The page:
“Whatever they give me, I’m thankful for,” Williams said.Johnny Gore, 60, also has mouths to feed. His four children range in age from 3 to 13 years old. Gore hasn’t been able to work since 2006 because of severe arthritis and hip replacement surgeries, he said. Paying for even the most basic necessities is hard on a fixed income, he said. “It’s really tough, but we try to make it work,” Gore said. “A lot of times we come down here (to the Fellowship pantry) and it helps."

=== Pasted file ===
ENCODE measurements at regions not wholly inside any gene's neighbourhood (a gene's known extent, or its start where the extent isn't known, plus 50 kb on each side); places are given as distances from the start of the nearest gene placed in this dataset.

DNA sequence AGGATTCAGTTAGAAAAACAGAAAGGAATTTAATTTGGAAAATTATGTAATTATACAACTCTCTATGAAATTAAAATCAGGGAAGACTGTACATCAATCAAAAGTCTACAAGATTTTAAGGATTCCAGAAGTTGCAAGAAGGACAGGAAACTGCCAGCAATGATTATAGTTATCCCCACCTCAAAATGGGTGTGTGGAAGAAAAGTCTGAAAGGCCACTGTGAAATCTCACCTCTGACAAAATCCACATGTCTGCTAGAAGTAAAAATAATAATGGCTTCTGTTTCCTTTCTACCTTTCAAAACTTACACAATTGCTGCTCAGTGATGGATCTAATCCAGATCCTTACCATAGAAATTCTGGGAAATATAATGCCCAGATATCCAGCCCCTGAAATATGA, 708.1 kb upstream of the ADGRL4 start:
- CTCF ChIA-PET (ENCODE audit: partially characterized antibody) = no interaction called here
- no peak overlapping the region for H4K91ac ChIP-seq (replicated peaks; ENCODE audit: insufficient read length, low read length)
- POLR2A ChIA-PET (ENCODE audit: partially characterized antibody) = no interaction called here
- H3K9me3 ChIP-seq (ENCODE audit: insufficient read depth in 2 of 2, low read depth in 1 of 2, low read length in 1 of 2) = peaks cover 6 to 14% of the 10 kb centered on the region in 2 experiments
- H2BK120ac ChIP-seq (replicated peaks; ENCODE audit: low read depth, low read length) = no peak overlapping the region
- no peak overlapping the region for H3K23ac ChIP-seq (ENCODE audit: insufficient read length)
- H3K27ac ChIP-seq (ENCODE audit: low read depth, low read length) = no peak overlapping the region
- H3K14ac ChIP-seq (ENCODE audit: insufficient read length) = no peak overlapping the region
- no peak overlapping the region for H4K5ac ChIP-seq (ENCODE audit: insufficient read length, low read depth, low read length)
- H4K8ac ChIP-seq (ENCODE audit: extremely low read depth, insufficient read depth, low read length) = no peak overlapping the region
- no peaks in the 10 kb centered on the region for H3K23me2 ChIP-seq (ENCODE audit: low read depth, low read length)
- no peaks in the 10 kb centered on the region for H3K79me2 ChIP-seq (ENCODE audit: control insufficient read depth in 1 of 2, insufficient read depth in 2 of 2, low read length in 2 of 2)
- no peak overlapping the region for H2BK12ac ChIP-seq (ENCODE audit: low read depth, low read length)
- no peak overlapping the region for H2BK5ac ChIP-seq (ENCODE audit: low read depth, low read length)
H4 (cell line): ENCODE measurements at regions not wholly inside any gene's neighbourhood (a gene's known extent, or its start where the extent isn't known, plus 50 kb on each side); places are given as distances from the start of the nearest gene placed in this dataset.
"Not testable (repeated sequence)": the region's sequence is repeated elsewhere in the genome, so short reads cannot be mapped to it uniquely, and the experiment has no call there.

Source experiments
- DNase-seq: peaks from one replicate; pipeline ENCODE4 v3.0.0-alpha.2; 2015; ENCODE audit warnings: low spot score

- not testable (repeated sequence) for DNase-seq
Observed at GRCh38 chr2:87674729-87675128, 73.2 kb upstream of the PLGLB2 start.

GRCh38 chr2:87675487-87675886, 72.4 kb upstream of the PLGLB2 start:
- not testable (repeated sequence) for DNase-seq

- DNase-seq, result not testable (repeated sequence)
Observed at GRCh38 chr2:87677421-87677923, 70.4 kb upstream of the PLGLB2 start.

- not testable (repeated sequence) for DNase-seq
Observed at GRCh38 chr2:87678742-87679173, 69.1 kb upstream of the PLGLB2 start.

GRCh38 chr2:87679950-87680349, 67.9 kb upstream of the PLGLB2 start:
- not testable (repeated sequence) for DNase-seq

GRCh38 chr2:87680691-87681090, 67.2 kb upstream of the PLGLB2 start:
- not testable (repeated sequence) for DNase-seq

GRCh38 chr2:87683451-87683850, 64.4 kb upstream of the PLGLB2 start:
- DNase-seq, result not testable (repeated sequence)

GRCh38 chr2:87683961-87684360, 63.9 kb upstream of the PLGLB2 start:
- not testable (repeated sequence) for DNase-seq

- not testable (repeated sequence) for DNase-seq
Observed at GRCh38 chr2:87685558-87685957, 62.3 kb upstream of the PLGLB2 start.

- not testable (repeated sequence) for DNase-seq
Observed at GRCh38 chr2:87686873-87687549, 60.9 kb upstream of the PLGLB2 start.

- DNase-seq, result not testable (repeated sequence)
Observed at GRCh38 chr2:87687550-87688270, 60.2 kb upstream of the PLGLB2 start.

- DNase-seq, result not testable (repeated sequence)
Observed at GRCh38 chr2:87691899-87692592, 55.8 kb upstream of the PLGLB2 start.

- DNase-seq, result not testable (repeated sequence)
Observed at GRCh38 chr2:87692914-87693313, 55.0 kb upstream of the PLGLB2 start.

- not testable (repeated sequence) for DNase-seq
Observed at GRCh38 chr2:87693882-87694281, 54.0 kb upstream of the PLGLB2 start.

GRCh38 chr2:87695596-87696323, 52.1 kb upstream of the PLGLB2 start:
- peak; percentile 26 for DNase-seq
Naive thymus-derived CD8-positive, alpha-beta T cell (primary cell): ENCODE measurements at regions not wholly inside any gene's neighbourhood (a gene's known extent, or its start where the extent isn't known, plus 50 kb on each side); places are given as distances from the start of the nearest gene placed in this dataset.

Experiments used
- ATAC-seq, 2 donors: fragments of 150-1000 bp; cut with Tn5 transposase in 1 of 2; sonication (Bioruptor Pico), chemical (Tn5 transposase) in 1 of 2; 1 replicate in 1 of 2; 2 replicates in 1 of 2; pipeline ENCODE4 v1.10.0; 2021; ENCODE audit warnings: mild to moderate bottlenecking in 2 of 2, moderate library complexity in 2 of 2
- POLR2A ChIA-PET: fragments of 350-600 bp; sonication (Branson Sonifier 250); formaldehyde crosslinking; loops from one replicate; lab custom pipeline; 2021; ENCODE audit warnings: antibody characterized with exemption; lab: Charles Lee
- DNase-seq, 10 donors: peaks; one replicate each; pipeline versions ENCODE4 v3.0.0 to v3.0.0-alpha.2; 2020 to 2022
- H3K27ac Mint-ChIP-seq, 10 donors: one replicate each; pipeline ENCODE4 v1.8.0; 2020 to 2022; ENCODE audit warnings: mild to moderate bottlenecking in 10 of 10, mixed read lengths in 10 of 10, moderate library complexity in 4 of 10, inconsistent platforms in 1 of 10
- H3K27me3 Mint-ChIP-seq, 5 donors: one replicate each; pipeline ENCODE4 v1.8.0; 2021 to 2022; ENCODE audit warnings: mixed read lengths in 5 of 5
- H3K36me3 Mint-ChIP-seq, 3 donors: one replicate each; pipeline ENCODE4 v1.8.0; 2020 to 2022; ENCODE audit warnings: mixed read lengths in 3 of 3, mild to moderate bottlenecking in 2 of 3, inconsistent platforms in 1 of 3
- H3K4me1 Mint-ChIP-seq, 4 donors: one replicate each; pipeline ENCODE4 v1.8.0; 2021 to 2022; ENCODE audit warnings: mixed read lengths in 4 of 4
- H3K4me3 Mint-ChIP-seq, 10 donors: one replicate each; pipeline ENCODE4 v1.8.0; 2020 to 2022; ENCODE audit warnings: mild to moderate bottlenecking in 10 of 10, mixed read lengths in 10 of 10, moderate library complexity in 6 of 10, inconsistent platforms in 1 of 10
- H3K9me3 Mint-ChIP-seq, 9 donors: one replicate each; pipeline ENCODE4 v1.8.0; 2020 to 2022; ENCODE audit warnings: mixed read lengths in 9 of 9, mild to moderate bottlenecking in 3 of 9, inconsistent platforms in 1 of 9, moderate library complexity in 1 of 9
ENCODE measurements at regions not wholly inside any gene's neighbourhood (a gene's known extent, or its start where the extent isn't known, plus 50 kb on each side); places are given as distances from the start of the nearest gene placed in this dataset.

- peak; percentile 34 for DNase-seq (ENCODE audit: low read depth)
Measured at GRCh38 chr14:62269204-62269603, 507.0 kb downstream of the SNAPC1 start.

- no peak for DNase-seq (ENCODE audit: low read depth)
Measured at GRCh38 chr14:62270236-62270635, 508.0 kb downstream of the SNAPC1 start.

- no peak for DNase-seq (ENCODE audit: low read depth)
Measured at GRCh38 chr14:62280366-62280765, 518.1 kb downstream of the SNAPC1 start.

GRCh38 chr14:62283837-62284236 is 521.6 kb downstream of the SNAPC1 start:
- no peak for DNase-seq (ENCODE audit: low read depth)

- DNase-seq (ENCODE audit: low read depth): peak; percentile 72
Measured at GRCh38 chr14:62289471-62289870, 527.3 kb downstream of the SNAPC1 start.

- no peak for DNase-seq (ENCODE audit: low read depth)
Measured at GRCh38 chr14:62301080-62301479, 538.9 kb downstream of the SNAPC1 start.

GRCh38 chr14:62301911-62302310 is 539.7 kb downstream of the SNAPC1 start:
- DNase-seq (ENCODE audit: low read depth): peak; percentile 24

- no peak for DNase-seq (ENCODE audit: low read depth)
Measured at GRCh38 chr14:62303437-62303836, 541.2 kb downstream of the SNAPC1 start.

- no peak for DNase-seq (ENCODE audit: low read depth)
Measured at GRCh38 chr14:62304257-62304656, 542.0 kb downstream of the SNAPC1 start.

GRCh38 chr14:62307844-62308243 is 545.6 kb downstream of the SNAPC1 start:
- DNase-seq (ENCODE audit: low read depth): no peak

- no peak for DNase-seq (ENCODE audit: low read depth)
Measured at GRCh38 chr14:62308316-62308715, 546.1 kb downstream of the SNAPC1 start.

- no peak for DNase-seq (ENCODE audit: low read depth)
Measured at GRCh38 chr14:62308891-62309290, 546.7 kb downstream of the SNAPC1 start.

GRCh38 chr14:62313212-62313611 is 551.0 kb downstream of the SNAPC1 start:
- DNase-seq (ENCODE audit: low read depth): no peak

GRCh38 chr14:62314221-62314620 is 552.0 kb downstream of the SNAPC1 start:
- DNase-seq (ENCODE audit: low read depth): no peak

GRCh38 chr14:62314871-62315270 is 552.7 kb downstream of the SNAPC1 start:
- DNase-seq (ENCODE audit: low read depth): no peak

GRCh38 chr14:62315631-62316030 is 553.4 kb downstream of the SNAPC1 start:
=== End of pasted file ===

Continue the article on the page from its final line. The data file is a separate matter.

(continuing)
"It's an uplifting experience. It gives us some kind of hope," Gore said.Odessa Woods, 62, is a retired preschool teacher of 40 years. Most preschools do not offer retirement, including Woods’ former employer, she said. She lives on Supplemental Security Income, which covers her rent and bills. “A pantry like this is vital because people like me really need it,” Woods said. “Without it, I am not sure how I would eat.”